It’s been quite a while since I’ve done a Gearhead post, but a conversation I was having at the office recently reminded me about a great piece of gear that deserves some attention. The Neumann KM 185 MT is a microphone that flies pretty far under the radar for video production. The Schoeps CMC6/MK41 has long been the industry standard hypercardioid microphone for capturing indoor dialog, and deservedly so. It’s an outstanding mic that you’ll find in the kit of almost any pro audio mixer worth his or her salt. This article certainly isn’t a knock on that mic, but I do think the Neumann deserves to be a part of the production audio hypercardioid conversation for a number of reasons.
Reason #1: Price Tag
Coming in at $900, it’s definitely a lot of bang for your buck, especially when you consider that a single Schoeps unit (CMC6 amplifier + MK41 capsule) is going to set you back nearly $2,000. I think one of the main reasons it’s overlooked as a production mic is that it’s traditionally used for mic-ing instruments – something that it’s certainly excellent for. What many people don’t realize is that it’s also outstanding for recording indoor dialogue, particularly if it’s mounted on a stand, just out of frame, for seated or standing interviews. The great advantage of hypercardioid mics in general is that they’re fantastic at rejecting room noise and reflected sound. If you’re in a room with lots of hard surfaces, or with air handling that can’t be turned off, it’s going to capture the subject’s voice beautifully while capturing very little of the off-axis and reflected sound, provided it’s placed nice and close to the speaker (ideally 2-3 feet away, max). Often the Neumann will even capture cleaner audio than a well-placed lav, simply because the lav is an omni by definition and picks up more of the room. We usually have both in the mix, but more often than not I find myself leaning much more heavily on the Neumann when I get into the post audio mix.
I’ll frequently see folks using shotgun mics for similar indoor scenarios. This is definitely NOT the right mic for the job. Shotguns are great for lots of things, but indoor dialogue recording is not one of them. Adding a hypercardioid (or better yet, a matched pair) to your kit adds a ton of flexibility so that you can tackle a wider range of indoor and outdoor audio recording situations. With that in mind, the Neumann is a very cost effective solution that produces great results. We own three of them at ECG: a matched pair in our main field audio kit and one that lives permanently on a stand in our studio. They are absolutely outstanding interview mics that can go toe-to-toe with just about any hypercardioid out there as far as sound quality. Unless we’re shooting MOS, these mics are literally on set with us every single time we go out in the field.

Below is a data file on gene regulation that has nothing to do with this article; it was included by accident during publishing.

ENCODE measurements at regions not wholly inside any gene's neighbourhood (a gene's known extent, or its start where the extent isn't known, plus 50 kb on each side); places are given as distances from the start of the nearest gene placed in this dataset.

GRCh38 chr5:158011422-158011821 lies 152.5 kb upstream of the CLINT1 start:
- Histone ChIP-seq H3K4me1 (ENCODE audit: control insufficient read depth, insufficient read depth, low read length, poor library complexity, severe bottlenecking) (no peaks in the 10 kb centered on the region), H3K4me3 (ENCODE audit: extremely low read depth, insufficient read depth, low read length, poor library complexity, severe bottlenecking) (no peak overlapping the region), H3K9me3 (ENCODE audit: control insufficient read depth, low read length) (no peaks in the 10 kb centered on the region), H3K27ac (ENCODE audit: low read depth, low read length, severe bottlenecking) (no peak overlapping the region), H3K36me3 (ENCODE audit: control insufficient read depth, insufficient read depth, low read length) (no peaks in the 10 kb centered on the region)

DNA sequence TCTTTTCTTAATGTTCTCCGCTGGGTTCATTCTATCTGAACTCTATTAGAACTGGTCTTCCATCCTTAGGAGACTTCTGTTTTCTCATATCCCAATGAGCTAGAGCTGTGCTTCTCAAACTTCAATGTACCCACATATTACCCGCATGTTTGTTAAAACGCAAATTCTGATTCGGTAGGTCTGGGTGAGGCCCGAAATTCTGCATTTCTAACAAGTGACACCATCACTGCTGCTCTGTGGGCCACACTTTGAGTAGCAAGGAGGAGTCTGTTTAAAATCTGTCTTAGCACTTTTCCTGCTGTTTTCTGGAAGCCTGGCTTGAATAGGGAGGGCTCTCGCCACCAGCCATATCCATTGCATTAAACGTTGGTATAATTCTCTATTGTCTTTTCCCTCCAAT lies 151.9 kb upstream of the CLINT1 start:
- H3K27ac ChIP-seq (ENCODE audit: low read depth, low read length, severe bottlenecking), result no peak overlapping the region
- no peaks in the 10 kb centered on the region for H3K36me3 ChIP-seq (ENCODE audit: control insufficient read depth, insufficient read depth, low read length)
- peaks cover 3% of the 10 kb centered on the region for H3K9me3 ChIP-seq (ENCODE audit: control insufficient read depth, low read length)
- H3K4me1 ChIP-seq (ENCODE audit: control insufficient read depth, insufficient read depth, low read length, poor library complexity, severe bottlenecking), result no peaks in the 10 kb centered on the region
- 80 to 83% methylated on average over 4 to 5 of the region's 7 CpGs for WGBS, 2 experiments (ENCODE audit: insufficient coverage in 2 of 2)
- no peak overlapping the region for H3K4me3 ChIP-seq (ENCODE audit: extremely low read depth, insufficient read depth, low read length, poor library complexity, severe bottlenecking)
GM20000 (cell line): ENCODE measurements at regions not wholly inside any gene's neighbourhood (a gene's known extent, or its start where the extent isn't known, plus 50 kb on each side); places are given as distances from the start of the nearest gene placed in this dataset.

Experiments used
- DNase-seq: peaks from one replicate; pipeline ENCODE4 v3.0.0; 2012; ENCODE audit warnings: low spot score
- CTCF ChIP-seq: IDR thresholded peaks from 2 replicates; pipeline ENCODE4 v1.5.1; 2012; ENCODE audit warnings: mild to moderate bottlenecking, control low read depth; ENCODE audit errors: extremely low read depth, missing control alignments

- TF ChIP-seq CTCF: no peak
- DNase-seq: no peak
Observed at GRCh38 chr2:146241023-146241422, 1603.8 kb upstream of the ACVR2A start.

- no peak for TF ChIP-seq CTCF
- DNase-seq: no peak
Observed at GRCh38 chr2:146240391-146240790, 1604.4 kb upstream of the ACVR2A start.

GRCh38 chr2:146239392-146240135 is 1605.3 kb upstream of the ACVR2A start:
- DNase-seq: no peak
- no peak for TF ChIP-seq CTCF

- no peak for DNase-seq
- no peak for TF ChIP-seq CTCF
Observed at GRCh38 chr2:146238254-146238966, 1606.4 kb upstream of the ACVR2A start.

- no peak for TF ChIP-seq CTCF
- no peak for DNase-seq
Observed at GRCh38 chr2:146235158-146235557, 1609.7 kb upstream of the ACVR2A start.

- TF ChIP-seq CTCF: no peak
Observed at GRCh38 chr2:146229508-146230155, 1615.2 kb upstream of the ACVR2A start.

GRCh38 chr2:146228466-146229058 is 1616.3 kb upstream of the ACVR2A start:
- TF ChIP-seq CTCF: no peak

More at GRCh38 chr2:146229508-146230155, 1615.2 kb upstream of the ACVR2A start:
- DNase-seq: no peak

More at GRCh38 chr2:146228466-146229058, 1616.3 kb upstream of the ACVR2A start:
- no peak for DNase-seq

Reason #2: Microphone sensitivity is just right
The other thing I really like about this mic is that it’s sensitive, but not TOO sensitive. Having used the Schoeps many times, the main issue I’ve run into is that it has a hard time in situations where you don’t have full control of the audio environment. It’s absolutely the best choice for a soundstage or other controlled audio environment, but when you have to shoot an interview in an office or busy cafe, for example, the mic can pick up sounds as “minor” as the wind from a shutting door or someone briskly walking by the scene, causing the need for another take. On set you’re frequently under tight time constraints and unable to fully control the audio environment, so that extra sensitivity can really hamstring you.
I should also mention that the Neumann, like all hypercardioid microphones, is very susceptible to handling noise – so if you’ve got it on a boom pole, make sure your boom operator is experienced enough to know the limitations of the mic, has a light touch and keeps the cans on at all times to monitor the audio and call out takes that have issues. The rigid plastic clamp mount that’s included with the the mic isn’t good for much, so make sure to buy a solid shock mount for stand and pole mounting. Neumann does include a decent foam windscreen that slips right over the mic, but this is certainly far too sensitive a unit to use in windy situations. The KM 185 is a condenser mic, which means you’ll need to feed it phantom power from your mixer, digital recorder or camera.
So there you have it. The Neumann KM 185 MT is an incredible microphone at an outstanding price, and one that definitely deserves to be a part of the conversation for video production field audio. Have you used this mic? Do you have another microphone or piece of gear that you think doesn’t get the attention it deserves? Let us know in the comments below!
As always, thanks for reading!